Most dental problems don’t have any symptoms until they reach more advanced stages, so don’t wait for things to hurt! It is best to get a thorough dental exam, and diagnose and treat problems early. Waiting often makes problems more difficult and more expensive to fix.
Millions of teeth are treated and saved each year with root canal, or endodontic, treatment. A root canal is a treatment to repair and save a badly damaged or infected tooth. The procedure involves removing the damaged area of the tooth (the pulp), cleaning and disinfecting it and then filling and sealing it. The common causes affecting the pulp are a cracked tooth, a deep cavity, repeated dental treatment to the tooth or trauma. The term “root canal” comes from cleaning of the canals inside the tooth’s root.
Yes, we do tooth extractions. We believe in doing everything possible to save the tooth, but in certain circumstances a tooth may need to be removed. In some cases we may need to refer the patient to the oral surgeon. For some wisdom teeth that require surgery to remove them, we would refer the patient or if a patient has very high anxiety and would prefer to be sedated, the oral surgeon would do this.
When a tooth is lost, a whole series of events can begin to occur. Chewing on the affected side becomes more difficult and over time the remaining teeth can actually tilt and erupt into the open space.
Depending on the location of the missing tooth, we would most likely recommend either a dental implant, a bridge, or a partial denture. All of these options have their benefits and drawbacks. If you would like more information we can schedule a consultation to go over the specifics of your case.
Yes, we offer 3 types of teeth whitening:
Call our office and we will make every effort to see you as our schedule allows and based on the treatment that you require. We do hold emergency appointments in our schedule daily but this space does fill up.
If it’s a Saturday or Sunday that we are closed, call the office anyway as we have an emergency call line that will connect you to one of our dentists. They will be able to prescribe you antibiotics and/or pain medication if needed.
Time is your enemy when an accident or any trauma dislodges a tooth. First locate the tooth, or teeth, and determine if the tooth broke or if the entire tooth and root came out in one piece. Gather together the pieces you’ve found, and with warm water gently rinse off obvious dirt or debris. Avoid touching the root as much as possible. Place and transport the tooth in milk or in some of the person’s own saliva.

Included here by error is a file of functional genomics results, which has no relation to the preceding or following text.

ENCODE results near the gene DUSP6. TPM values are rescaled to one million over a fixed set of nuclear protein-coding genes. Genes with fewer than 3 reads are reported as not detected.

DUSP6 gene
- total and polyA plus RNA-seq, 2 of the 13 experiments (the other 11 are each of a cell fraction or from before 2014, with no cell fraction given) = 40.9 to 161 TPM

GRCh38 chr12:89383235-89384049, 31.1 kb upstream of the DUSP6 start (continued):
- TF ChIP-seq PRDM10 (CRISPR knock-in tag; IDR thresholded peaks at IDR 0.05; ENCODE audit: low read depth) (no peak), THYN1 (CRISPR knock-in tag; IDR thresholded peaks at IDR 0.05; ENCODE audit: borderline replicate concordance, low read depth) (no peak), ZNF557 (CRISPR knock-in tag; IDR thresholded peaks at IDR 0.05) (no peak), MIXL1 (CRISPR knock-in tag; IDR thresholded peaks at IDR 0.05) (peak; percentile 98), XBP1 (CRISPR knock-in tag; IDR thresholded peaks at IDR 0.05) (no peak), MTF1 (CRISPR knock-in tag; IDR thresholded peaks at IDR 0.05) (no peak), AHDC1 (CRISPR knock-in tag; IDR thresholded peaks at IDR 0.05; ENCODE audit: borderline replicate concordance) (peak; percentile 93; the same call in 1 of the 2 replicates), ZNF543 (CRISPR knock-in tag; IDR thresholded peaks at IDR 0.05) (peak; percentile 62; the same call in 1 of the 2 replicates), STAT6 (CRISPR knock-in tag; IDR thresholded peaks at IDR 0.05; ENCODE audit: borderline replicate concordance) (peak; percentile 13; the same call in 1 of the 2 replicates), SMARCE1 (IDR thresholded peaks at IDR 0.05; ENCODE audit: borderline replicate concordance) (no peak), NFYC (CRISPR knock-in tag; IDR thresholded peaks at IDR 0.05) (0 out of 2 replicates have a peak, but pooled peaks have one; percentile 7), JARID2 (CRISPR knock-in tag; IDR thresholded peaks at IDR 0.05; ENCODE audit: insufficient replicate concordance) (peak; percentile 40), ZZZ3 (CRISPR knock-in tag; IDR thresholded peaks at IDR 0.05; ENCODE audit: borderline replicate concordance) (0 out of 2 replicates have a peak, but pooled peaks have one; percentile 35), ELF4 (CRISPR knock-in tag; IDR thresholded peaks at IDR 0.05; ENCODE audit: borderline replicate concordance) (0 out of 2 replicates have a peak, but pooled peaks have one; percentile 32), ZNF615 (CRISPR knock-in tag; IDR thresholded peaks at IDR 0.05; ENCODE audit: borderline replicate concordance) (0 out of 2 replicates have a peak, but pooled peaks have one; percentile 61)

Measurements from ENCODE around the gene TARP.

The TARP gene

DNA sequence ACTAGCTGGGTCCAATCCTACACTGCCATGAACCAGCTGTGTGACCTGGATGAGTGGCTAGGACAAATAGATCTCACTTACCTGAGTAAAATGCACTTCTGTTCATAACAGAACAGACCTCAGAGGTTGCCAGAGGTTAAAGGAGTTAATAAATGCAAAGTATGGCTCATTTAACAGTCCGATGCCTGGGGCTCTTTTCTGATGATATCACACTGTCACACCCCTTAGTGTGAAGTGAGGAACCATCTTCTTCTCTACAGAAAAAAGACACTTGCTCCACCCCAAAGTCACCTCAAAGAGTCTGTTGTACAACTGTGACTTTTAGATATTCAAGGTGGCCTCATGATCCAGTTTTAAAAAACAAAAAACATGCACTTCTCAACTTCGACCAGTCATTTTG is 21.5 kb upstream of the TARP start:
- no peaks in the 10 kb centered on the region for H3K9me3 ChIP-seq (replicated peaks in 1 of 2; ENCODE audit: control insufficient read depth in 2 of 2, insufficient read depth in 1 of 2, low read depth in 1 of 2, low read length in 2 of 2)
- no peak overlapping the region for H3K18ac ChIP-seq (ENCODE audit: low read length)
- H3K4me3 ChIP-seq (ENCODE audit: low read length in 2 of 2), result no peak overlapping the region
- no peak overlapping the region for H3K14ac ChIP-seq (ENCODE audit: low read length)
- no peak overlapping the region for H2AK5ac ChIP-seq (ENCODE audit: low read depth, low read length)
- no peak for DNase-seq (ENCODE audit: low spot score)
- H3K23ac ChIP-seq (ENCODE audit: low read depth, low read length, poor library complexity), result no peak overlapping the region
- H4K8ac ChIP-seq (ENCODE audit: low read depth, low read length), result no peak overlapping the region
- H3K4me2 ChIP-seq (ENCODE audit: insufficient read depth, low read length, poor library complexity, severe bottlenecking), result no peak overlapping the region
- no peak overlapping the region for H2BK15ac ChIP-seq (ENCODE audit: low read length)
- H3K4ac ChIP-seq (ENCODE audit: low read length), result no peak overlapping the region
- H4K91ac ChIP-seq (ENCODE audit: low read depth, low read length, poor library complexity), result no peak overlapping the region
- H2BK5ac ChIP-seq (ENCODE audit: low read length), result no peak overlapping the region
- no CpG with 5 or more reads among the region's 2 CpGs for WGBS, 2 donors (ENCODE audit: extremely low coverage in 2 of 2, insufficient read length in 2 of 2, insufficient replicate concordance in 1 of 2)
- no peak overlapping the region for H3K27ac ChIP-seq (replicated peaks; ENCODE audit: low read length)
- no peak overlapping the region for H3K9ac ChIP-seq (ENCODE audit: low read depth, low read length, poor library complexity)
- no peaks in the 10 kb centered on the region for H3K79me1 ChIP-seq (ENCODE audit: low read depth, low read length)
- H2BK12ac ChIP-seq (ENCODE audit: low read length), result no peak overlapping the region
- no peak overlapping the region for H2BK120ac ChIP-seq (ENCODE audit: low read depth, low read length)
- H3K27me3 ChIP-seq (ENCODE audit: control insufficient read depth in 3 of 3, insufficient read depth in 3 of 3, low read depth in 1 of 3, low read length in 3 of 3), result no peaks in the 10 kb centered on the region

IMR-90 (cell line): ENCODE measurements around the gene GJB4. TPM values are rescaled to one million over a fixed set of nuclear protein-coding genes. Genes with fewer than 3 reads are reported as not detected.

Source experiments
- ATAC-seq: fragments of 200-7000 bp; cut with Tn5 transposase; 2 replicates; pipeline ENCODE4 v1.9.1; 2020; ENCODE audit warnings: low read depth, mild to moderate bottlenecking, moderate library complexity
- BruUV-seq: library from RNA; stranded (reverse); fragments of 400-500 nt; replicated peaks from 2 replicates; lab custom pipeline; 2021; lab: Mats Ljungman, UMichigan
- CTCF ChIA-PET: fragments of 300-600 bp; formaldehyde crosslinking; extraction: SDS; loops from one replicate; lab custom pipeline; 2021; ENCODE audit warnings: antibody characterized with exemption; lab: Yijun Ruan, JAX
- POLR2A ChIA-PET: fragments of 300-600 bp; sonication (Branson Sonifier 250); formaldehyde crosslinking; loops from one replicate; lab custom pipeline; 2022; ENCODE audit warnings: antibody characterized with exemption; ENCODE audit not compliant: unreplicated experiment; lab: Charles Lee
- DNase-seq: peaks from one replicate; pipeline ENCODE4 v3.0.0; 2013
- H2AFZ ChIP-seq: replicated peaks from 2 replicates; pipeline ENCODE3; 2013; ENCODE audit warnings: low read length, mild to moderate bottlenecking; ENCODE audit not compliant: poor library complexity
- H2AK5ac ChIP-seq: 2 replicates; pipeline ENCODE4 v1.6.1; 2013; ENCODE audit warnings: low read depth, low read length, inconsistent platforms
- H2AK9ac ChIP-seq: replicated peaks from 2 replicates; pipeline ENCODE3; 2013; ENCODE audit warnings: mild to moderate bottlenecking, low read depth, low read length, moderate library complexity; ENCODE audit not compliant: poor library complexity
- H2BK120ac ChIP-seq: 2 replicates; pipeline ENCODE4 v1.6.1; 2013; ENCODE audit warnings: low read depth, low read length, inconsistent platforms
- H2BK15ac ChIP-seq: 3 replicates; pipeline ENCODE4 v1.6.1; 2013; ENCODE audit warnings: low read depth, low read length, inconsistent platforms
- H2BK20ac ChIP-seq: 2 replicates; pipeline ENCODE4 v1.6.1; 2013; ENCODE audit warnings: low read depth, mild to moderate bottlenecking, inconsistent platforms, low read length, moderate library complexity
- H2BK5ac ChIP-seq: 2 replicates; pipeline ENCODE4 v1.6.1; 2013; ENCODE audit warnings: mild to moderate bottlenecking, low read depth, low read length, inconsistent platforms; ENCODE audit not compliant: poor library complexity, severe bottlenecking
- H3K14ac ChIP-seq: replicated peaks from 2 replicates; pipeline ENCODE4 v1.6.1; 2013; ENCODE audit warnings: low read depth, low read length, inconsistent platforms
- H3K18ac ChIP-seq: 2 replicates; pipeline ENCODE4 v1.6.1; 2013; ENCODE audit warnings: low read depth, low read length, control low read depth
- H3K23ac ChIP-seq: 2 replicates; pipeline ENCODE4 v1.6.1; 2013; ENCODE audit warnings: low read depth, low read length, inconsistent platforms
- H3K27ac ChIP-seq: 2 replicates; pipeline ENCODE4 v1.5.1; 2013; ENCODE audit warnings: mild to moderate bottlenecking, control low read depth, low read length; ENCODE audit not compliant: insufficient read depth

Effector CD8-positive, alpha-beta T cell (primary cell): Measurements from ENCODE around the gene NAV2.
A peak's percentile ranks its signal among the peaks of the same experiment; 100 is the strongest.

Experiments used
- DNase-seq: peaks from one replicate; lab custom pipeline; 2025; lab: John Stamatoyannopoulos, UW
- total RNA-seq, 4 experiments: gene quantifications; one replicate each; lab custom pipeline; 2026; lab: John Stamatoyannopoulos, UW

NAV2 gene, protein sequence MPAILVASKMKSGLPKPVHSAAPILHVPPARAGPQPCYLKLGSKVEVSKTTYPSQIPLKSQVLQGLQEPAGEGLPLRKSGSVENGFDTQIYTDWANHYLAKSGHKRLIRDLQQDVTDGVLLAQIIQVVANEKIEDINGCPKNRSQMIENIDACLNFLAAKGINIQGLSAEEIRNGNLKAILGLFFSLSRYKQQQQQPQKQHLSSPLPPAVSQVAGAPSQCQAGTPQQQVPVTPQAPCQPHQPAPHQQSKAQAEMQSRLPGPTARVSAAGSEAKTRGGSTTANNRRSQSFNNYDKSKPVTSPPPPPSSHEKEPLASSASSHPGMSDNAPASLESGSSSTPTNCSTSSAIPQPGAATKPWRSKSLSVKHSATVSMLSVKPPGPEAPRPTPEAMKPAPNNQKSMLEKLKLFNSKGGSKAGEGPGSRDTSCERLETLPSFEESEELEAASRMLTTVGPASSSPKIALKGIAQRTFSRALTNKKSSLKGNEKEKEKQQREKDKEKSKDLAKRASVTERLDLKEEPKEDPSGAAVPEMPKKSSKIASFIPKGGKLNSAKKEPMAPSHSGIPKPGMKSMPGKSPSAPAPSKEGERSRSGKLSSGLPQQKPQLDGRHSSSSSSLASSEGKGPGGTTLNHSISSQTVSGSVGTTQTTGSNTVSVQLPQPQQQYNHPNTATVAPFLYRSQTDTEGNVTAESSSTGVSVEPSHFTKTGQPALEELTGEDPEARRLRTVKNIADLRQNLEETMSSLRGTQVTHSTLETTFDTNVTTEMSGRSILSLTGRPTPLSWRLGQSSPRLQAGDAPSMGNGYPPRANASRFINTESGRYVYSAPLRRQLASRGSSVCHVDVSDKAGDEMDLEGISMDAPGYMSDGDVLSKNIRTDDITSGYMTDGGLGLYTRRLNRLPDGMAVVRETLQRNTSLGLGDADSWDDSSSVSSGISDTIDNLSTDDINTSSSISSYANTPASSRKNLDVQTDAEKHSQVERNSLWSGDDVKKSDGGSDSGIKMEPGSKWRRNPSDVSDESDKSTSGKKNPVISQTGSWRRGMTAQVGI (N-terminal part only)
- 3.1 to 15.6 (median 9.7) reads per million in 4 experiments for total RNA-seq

Rush the injured person and tooth to the dental office. Ideally the tooth will be re-implanted. The tooth may also be splinted with a wire to the adjacent teeth for a period of time.
This is a true dental emergency. If it is after regular business hours you should still call your dentist. The more time that goes by the less likely that the re-implantation will be successful. If you cannot contact a dentist your nearest Urgent Care or Emergency Room may be able to help.
The main cause of bleeding gums is the buildup of plaque at the gum line. This will lead to a condition called gingivitis, or inflamed gums. Plaque that is not removed will harden into tartar. This will lead to increased bleeding and a more advanced form of gum and bone disease known as periodontitis. Bleeding gums can happen for a number of reasons, from gingivitis to a side effect of pregnancy. Changing your oral care routine can also make your gums bleed.
We recommend brushing and flossing regularly and getting your semiannual dental visit in to stop your gums from bleeding. Certain medicines also increase the likelihood that your gums will bleed. If changing your oral care habits, adjusting your medications, and maintaining a healthy diet doesn’t help your gums stop bleeding, your next step should be to make a dental appointment.
When the hard enamel is worn down or gums have receded, causing the tiny dentinal tubule to be exposed, pain can be caused by touching your teeth with hot or cold foods and beverages, or exposing them to cold air. Exposed areas of the tooth can cause pain and even affect or change your eating, drinking, and breathing habits. Taking a spoonful of ice cream, for example, can be a painful experience for people who have sensitive teeth. Tooth sensitivity is one of the most common complaints among dental patients. Some toothpastes contain abrasive ingredients that may be too harsh for people who have sensitive teeth. Tooth sensitivity can be reduced by using a desensitizing toothpaste; having your dentist apply sealants and other desensitizing and filling materials, including fluoride; and decreasing the intake of acid-containing foods.
If a tooth is highly sensitive for more than three or four days and reacts to hot and cold temperatures, it’s best to get a diagnostic evaluation from your dentist to determine the extent of the problem.
Yes, if diabetes is left untreated, it can take a toll on your mouth. Here’s how:
Regular dental visits are important. Research suggests that treating gum disease can help improve blood sugar control in patients living with diabetes, decreasing the progression of the disease. Practicing good oral hygiene and having professional deep cleanings done by your dentist can help immensely.